The results of the new study showed almost the opposite of the usual results of heritability studies on neuroticism: environmental factors came out very much more important than genetic ones! Living with one's parents was found to be far more influential than merely inheriting 50% of their genes.
It appeared that children and adolescents learned anxious behavior from their parents rather than inheriting a tendency towards it from their parents genetically.
Now, I must say that the authors used a statistical technique to come to their conclusion called "structural equation modeling"—of which I know absolutely nothing. So I am not able to say if the methodological techniques used in traditional twin studies yield more accurate results than those found in this type of study. This may, in fact, be a case of scientists being able to get the results they want to get through statistical manipulation of their study data.
And surely neuroticism must have some significant genetic component. Clearly, some people are naturally more high strung than others.
Nonetheless, I do know from the observation of blatantly obvious behavioral patterns within families and other social groups that anxiety can be highly contagious. Since as of now mental health professionals can't fix your genes but we can fix your relationships, I know on which factors therapists should focus the majority of their attention.
Tuesday, August 11, 2015
In previous posts, I have discussed some bizarre assumptions made in psychiatry research papers when the data is analyzed. I wrote about how, for example, differences in brain area size and functioning between different groups on fMRI scans are automatically interpreted as abnormalities.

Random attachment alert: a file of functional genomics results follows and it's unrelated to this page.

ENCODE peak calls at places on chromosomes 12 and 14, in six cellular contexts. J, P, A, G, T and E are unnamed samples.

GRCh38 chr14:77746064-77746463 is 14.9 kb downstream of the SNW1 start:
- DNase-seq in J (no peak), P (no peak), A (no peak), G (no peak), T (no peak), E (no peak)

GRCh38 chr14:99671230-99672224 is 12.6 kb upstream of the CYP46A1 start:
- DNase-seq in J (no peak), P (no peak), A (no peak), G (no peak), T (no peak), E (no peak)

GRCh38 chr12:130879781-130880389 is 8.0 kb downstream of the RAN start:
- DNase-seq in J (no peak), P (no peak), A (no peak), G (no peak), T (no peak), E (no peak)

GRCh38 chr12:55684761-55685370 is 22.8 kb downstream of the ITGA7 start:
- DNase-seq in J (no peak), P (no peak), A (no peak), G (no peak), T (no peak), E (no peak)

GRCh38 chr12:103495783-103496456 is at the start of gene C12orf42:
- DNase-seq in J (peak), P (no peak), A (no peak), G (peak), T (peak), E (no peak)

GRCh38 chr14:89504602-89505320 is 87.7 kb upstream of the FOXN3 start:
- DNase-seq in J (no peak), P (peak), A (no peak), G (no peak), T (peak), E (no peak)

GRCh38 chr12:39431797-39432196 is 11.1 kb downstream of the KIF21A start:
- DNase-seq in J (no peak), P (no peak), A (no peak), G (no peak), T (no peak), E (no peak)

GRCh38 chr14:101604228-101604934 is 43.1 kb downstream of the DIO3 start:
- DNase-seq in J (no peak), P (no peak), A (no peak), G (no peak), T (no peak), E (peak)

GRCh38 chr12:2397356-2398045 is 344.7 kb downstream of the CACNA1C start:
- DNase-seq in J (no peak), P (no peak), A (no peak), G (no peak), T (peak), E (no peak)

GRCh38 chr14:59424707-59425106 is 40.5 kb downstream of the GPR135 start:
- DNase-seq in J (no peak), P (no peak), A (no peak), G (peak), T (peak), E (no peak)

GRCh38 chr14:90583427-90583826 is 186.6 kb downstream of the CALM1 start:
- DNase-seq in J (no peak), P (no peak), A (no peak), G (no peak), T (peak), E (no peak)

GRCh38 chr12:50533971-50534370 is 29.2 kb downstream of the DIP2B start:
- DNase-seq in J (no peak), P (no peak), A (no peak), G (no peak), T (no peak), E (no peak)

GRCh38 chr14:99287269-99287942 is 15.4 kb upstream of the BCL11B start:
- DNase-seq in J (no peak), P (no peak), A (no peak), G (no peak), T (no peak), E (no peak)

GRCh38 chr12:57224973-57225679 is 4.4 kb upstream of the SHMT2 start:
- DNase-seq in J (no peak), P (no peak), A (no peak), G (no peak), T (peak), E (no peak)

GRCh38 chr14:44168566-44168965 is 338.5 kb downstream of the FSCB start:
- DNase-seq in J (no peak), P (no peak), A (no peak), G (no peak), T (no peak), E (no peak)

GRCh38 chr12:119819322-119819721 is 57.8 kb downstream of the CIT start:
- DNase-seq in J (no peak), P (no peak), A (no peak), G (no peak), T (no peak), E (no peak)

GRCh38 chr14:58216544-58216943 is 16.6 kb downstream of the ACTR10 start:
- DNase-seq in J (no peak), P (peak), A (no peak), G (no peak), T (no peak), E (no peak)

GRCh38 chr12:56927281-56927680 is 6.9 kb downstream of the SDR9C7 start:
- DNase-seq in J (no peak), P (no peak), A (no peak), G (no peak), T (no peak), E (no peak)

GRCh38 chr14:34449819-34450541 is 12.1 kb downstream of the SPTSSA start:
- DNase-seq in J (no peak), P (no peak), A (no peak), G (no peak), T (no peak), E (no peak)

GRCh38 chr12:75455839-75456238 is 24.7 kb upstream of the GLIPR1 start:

Nassir Ghaemi, a blogger on Medscape with whom I have had some strong disagreements about borderline personality disorder and bipolar disorder, nonetheless had a great quote on this with which I wholeheartedly agree:
"All things biological are not disease, even though we can define disease in such a way that all diseases are biological. This matter is obvious once pointed out. A few assumptions, which seem either patently true or very likely: all human psychological experience is mediated by the brain; each person only has one brain; therefore the brain will always be biologically changing as we have psychological experiences. Reading a blog post about the brain is a psychological experience. Having delusions from schizophrenia is a psychological experience. The first brain change does not reflect disease; the second does. So showing MRI changes with adult ADHD or borderline personality does nothing to demonstrate that those conditions are diseases. If you watch TV and play video games inordinately, you will have changes in your brain, and you might also develop clinical symptoms of ADHD. If you are repeatedly sexually abused, you will have changes in the brain, and you might also develop clinical symptoms of borderline personality. But those changes in the brain do not have the same causal role as the neuronal atrophy that happens with trisomy 21, or with schizophrenia, or bipolar illness..."